5 Real Estate Fears That Keep You From Buying

By Amy Fontinelle | October 29, 2010 AAA

Many people who would like to own homes have fears that prevent them from buying. If you're one of these people, take heart - there are simple steps you can take to overcome your fears and become confident that you will make a sound purchase. Here are some of the top reasons you may be holding off on purchasing a home and how to overcome these hurdles. (For related reading, also check out 5 Mistakes Real Estate Investors Should Avoid.)

IN PICTURES: Financing For First-Time Home buyers

  1. A Loss in Property Value
    Homes can decline in value, even without a disaster. Neighborhoods can gradually decline, newly-built homes can make older neighborhoods less attractive, or an unpleasant development (prison, landfill, highway, etc.) could be built nearby. A poor or mediocre economy can also keep home values down.

    Even savvy home buyers can't always predict what will happen to home prices. But you can take precautions, like buying in a low-crime area where the homes are well-kept, primarily owner-occupied and with high-quality schools nearby. You can buy in an area where there are multiple sources of employment, so if one business shuts down or leaves, the entire town doesn't have to move to find work. And you can contact the city government to ask about future development plans in the area you want to buy.

  2. Overwhelming Maintenance Costs
    All homes have upkeep costs, and many homes have very large maintenance bills. If you become a homeowner, you won't be able to avoid these costs. However, there are numerous things you can do to mitigate and prepare for them:
    • Buy a home that has been well-maintained.

    • Buy a home that has recently had major components upgraded or replaced (e.g., new roof, new water heater, new plumbing, new electrical)

    • Buy a new home (though new homes sometimes have undiscovered defects).

    • Regularly maintain your home to prevent small problems from becoming major repairs.

    Go into the purchase with a generous emergency fund set aside for home maintenance and add to that fund every month.

    To avoid buying a money pit, you should also have a home inspection before you buy. (For more on home maintenance, take a look at Do You Need A Home Inspection?)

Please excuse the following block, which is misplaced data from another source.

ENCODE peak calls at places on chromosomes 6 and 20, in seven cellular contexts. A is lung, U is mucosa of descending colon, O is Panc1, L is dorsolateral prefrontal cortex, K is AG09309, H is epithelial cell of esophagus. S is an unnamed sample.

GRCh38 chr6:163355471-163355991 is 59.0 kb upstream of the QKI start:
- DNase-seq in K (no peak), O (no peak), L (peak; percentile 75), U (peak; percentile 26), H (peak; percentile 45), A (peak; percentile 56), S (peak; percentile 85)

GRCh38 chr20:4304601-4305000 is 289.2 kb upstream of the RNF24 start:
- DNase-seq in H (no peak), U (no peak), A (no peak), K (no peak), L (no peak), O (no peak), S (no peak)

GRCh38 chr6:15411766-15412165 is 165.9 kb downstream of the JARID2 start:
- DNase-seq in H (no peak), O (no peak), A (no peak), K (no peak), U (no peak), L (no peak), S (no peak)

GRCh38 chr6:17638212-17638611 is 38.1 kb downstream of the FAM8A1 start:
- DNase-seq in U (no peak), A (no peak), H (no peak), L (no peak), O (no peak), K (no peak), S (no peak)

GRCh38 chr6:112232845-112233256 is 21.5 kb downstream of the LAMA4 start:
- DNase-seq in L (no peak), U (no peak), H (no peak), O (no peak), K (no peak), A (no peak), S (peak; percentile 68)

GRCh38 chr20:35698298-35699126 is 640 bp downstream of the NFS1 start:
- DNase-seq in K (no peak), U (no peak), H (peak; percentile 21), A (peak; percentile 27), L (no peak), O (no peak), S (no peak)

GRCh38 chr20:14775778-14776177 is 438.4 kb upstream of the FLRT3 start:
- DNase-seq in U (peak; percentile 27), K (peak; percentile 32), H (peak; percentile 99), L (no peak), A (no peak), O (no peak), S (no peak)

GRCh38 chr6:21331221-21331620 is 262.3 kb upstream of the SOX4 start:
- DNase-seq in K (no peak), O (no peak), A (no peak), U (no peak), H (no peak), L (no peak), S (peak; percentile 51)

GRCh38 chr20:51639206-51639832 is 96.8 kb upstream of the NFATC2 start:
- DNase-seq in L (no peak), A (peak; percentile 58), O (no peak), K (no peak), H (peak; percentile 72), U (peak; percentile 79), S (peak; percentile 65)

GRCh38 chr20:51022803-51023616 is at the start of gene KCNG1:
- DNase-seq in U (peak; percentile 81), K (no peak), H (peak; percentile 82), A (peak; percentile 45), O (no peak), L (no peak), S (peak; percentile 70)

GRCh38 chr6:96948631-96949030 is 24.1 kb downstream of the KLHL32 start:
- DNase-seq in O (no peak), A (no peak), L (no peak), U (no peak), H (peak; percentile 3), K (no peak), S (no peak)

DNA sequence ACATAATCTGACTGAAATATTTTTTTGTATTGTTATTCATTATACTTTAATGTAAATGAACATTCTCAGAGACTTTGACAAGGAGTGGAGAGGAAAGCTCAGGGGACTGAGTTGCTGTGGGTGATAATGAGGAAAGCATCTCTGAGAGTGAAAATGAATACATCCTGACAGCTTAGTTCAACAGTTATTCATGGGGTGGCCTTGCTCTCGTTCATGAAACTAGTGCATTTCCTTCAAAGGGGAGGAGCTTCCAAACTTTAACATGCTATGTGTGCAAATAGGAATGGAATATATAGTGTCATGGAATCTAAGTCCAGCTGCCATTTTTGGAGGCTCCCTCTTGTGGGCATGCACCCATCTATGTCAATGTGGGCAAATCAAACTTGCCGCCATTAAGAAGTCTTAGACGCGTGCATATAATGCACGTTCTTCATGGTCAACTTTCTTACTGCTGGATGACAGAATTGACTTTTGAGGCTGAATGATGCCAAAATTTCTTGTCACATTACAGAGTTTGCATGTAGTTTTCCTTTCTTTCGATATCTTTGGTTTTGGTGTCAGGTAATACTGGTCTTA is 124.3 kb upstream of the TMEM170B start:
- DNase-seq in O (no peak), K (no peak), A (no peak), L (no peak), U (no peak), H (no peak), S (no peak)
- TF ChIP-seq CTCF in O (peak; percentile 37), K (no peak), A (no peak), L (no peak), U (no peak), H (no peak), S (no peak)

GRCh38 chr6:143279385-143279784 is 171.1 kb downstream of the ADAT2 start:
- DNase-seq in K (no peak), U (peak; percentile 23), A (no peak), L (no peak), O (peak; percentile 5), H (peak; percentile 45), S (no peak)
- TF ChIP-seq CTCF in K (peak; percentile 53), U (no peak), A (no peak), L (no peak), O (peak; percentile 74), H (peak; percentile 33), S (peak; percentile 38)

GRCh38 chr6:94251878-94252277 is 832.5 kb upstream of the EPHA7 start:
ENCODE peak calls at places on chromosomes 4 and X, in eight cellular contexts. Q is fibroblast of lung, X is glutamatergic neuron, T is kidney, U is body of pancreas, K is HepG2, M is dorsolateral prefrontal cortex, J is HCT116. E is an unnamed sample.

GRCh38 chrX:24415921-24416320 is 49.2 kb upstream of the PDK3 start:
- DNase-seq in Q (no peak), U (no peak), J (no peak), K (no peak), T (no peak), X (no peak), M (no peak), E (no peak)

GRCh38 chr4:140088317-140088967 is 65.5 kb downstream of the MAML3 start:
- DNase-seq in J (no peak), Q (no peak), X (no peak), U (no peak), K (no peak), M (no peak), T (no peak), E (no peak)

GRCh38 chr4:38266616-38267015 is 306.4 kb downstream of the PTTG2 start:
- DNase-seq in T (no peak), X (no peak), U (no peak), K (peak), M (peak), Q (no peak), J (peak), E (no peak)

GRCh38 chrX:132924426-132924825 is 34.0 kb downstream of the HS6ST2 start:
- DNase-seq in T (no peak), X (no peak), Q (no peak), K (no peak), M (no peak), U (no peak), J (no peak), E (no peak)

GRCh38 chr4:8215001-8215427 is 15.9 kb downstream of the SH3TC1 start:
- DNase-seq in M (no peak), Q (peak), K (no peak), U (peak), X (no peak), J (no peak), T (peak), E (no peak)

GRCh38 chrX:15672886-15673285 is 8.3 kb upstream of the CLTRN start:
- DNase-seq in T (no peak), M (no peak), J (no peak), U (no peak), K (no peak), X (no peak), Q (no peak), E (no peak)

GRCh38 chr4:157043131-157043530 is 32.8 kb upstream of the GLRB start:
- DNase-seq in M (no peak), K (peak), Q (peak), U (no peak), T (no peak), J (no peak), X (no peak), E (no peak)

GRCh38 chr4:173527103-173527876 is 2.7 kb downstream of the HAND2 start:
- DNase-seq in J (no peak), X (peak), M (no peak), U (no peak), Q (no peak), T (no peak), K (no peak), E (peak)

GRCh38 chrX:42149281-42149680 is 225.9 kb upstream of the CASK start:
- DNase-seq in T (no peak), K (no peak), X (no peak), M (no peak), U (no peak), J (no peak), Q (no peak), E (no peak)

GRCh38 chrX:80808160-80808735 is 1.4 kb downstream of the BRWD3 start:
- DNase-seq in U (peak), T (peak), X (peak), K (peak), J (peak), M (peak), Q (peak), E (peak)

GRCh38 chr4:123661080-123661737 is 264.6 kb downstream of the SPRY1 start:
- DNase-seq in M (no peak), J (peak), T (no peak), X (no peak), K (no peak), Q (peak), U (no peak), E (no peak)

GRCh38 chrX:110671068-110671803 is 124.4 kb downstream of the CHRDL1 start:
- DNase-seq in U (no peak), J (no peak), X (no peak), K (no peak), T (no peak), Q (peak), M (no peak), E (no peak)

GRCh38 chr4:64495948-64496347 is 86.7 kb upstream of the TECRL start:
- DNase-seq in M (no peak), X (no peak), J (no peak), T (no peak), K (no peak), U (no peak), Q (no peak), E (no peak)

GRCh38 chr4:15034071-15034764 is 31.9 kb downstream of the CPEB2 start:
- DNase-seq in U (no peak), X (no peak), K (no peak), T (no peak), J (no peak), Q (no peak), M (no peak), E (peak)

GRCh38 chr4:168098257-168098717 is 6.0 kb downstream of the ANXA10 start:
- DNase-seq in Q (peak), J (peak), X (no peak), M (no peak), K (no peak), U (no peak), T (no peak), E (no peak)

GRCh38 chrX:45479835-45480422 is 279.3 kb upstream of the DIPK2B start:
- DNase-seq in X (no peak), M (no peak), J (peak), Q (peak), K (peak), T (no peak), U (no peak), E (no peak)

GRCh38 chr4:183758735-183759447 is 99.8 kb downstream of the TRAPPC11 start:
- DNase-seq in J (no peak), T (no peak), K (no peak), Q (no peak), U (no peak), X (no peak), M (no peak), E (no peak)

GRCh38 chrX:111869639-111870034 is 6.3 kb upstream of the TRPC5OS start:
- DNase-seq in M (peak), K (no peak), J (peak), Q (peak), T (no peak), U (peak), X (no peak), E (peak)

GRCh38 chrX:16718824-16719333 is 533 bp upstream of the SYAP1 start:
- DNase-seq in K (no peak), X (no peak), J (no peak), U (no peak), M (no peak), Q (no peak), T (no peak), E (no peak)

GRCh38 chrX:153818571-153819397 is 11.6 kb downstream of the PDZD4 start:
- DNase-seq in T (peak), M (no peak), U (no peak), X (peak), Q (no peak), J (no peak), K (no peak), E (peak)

3. Buyer's Remorse
    Are you concerned about buying the wrong house? Maybe it's because you don't know what you want. Fortunately, you can solve that problem.

    Make a wish list that includes features your home must have, as well as features that you'd like it to have but aren't necessary. Look at many houses to see what's available in your price range. If you find a home you think you want to buy, sleep on your decision before making an offer. And don't exceed your budget, as you will quickly regret buying any house that strains your finances. Also, don't be afraid to walk away from a house - new homes are always coming on the market.

IN PICTURES: Home Renovations That Don't Pay

  1. Being Unable To Afford Your Mortgage Payment
    Many people wonder how they will afford their mortgage if they lose their job. They also might see that the mortgage payment required to afford a home in their area exceeds what they currently pay in rent.

    To deal with potential job loss, make sure to have a large emergency fund set aside. You can use this money to continue paying the mortgage if you lose your job. Also, though you may experience unpleasant collection activities, your home isn't likely to be taken away from you the first time you miss a mortgage payment.

    Before you take on a mortgage, set up a budget so you know what your existing expenses are and how much money you take home every month. Also, think about new expenses that will come with home ownership, like water and trash bills. Pay little attention to what your lender thinks you can afford. You may think that your lender is the financial expert, but in actuality, you know more about your finances than anyone else. You can also try making fake mortgage payments for a few months and see how it affects your finances. If a mortgage would cost double what you currently pay in rent, make an extra "rent" payment every month into your savings account. Can you still live comfortably with this extra payment?

    Also, make sure you have health insurance before you buy. Unexpected medical bills are a common source of financial instability.

  2. Tricky Mortgages
    If you feel that you are not financially sophisticated enough to manage a mortgage, there are two simple remedies to this problem:
    • First, start educating yourself about how mortgages work, and don't buy a home until you understand what you're getting into. There are numerous books, articles and classes available on the subject. (For more information, take a look at Mortgages: Fixed-Rate Versus Adjustable-Rate.)

    • Second, if you're still uncertain, get a 15- or 30-year fixed-rate mortgage. These mortgages have withstood the test of time and are the most basic and most foolproof mortgages available.

The Bottom Line
Buying a home will likely be the largest purchase of your life, so you're justified to be hesitant. But millions of people, many of them less intelligent than you, have taken the plunge and are successful homeowners. Do your research, make the necessary preparations, and feel confident in purchasing your first home.

For the latest financial news, see Water Cooler Finance: Rising Markets And Buffett's Successor.

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